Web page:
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Date:         Mon, 6 Oct 1997 19:52:17 -0400
Reply-To:     Anthony Ayiomamitis <ayiomamitis@IBM.NET>
Sender:       "SAS(r) Discussion" <SAS-L@UGA.CC.UGA.EDU>
From:         Anthony Ayiomamitis <ayiomamitis@IBM.NET>
Subject:      Re: SASTIP: optimising SQL
Content-Type: text/plain; charset=us-ascii

Don Stanley wrote: > > "Less obvious" SQL code > > create table newtable as > select a.*,b.p_date from > million9(where=(outcomec=0)) a, > million4(where=(p_date ne .)) b > where a.case_id = b.case_id ; > > Now the records are pre-filtered by the dataset WHERE clauses in the > SQL, and you can acheive massive resource reduction (especially if you > have a situation where only a few records would be returned by either of > the WHERE clauses. > > "Even Better" SQL code > > create table newtable as > select a.*,b.p_date from > million9(where=(outcomec=0)) a, > million4(where=(p_date ne .) keep=p_date case_id) b > where a.case_id = b.case_id ; >


I purposely left this "solution" out of my rebuttal to Adam hoping that someone, preferably Adam, would raise the issue of using data step commands within SAS's version of SQL. Unfortunately, it is you and not Adam that has now supplied me with what I have been waiting for the past few days.

Adam made the comment that a C programmer, for example, would pick up PROC SQL code much easier than data step code given the universal nature of SQL.

Well, now I ask, how will the same C programmer pick up modified SQL which has been expanded by SAS to implement data step features? In fact, if these "enhancements" to standard SQL are comprehensible to the infamous C programmers that Adam works with, then a good portion of his previous message and attempted points can be thrown out the window.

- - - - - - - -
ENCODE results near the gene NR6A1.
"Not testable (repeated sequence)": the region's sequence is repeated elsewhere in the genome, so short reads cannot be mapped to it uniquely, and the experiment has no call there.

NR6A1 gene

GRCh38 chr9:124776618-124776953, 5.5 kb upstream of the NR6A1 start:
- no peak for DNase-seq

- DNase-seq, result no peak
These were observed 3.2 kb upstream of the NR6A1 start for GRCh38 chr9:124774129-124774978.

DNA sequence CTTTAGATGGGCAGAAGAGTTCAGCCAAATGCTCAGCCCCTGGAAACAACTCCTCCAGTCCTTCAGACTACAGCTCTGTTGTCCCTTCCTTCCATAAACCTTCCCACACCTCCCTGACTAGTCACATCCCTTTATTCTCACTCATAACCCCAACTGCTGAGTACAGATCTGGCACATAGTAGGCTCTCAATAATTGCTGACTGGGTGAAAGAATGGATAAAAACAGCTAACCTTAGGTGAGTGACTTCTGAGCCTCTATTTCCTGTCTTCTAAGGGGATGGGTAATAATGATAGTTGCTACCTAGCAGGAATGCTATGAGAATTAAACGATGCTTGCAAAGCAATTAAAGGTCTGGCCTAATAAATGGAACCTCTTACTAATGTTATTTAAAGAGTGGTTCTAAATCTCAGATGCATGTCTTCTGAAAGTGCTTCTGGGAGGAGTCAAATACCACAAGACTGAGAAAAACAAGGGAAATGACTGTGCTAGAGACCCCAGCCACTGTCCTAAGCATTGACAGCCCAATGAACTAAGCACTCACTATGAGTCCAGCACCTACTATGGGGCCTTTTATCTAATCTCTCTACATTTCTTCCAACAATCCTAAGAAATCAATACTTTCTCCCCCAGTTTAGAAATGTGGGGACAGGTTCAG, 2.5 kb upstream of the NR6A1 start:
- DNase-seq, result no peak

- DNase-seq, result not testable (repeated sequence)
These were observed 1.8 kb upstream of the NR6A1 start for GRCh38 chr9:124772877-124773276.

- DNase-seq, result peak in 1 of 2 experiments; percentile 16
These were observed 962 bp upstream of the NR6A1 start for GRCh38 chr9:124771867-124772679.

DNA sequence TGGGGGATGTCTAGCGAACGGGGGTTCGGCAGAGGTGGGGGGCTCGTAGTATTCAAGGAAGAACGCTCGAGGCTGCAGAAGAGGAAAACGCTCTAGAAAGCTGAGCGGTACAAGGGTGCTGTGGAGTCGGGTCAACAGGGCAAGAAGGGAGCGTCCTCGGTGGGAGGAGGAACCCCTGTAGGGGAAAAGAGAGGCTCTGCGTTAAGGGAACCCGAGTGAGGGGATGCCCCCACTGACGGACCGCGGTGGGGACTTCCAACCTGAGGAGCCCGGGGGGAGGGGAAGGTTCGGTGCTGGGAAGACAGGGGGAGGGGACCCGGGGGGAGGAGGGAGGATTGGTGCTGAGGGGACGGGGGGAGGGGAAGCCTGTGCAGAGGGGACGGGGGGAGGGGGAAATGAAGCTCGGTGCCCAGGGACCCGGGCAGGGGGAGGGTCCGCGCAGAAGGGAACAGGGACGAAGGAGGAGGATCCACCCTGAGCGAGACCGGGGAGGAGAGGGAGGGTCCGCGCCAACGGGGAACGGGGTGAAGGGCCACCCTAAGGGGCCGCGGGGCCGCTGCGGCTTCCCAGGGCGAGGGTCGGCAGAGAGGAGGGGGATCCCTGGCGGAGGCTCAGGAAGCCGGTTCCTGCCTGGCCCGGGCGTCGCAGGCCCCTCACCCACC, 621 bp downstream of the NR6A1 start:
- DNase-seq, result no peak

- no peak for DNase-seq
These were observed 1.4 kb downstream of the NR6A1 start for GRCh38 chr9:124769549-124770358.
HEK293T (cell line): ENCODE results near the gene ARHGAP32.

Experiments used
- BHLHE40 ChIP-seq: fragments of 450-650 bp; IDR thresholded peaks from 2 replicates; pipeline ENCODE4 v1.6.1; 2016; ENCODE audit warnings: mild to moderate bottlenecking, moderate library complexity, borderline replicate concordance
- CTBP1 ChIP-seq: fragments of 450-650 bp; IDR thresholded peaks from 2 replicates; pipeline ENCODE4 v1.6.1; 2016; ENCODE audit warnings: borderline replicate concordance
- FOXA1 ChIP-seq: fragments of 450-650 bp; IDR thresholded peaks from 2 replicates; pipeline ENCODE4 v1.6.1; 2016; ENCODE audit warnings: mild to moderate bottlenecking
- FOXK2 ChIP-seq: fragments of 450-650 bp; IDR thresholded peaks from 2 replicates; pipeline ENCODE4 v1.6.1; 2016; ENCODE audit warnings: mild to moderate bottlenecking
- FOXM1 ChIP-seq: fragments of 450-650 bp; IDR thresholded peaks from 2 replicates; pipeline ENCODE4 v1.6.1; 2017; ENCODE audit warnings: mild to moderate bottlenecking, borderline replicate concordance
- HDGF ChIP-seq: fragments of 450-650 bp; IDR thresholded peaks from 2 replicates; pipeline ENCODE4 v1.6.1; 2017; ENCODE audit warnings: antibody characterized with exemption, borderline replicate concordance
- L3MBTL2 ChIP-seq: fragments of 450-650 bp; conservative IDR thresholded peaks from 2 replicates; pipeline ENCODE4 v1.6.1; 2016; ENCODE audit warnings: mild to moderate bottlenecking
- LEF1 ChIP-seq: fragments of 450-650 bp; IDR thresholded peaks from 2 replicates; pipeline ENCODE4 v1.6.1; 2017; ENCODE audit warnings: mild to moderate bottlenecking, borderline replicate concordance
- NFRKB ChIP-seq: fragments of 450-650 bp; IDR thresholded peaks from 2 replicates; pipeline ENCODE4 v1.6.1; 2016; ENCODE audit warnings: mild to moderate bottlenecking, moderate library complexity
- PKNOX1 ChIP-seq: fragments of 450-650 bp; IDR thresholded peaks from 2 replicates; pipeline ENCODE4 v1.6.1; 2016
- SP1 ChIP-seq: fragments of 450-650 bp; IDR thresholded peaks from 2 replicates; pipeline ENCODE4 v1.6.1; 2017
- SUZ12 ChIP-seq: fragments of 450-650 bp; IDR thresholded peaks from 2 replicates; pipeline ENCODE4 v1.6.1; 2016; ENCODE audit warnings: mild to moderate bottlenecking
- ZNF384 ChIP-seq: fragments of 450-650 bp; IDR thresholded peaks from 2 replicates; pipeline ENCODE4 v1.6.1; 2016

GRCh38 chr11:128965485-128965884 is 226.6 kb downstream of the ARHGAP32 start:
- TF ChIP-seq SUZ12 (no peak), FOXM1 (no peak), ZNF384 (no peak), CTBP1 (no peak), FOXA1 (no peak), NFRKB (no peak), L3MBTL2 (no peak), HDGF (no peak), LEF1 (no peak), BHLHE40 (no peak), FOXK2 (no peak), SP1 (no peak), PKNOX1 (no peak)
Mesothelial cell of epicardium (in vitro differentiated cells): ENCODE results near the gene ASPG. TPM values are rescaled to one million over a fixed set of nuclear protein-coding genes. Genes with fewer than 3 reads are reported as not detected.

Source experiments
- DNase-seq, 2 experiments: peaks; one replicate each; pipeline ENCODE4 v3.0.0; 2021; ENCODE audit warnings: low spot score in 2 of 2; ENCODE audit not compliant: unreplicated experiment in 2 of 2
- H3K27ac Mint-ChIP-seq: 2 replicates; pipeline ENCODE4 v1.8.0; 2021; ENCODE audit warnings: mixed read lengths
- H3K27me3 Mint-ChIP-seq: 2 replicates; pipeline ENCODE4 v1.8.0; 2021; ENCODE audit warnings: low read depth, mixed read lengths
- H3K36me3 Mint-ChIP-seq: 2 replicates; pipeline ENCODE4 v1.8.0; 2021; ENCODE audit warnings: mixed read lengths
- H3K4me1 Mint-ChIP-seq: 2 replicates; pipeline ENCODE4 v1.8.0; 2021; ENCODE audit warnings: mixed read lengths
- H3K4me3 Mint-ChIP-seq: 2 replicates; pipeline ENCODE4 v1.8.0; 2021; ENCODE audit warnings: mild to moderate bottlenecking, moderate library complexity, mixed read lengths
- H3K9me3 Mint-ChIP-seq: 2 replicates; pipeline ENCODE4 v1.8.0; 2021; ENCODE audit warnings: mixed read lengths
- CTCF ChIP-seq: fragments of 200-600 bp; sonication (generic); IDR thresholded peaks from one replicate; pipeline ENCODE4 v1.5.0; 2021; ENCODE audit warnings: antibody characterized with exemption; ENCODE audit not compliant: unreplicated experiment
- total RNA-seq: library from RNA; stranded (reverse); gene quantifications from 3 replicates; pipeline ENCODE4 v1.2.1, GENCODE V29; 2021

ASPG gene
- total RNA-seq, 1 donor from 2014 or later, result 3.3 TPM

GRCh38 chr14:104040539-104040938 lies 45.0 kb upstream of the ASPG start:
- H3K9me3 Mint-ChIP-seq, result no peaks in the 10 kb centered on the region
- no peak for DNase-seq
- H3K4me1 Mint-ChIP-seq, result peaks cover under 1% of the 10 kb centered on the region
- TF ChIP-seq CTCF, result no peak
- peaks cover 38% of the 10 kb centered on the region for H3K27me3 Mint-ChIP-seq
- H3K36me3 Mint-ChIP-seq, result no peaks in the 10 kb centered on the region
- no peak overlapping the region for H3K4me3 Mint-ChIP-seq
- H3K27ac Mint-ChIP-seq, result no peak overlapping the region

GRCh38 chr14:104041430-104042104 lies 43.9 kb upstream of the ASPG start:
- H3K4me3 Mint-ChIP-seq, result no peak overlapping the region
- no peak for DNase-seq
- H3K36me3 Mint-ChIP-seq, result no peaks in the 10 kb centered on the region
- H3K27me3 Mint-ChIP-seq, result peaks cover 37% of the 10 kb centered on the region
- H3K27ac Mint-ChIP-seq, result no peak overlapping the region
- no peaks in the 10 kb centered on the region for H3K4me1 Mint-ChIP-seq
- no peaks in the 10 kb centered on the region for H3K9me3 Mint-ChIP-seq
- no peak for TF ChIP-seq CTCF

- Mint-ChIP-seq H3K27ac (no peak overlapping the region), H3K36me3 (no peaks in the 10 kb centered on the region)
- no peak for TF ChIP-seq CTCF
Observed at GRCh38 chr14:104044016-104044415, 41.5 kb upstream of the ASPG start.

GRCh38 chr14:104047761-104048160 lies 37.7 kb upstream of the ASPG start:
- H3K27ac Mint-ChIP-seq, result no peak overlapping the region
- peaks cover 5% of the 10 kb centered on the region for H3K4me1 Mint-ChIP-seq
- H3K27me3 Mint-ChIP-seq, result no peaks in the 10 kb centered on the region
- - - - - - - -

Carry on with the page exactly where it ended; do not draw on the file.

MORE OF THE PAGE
Furthermore, these data step "adjuncts" remove some of the power of SQL. One of the most obvious is the ability to join using different column names ("where = b.id_num") which is mitigated by the ability to do the rename within the SAS-SQL code using data step commands.

Using an example I mentioned earlier, namely the dropping of a column from a table, I went to great extents to describe how a DBMS individual who was non-literate in SAS would go about such a feat. Now, I ask Adam who took pride in stating that PROC SQL can be understood much easier and quicker by C programmers and DBMS individuals, how would their knowledge of standard SQL have benefitted them in deducing your second example above? The answer is absolutely none! However, if the same individuals knew data step code, they would have been able to derive a much concise and efficient solution to the problem at hand (i.e. dropping a column) using data step features, thereby showing that for this example, at least, native SQL is inferior to data step code.


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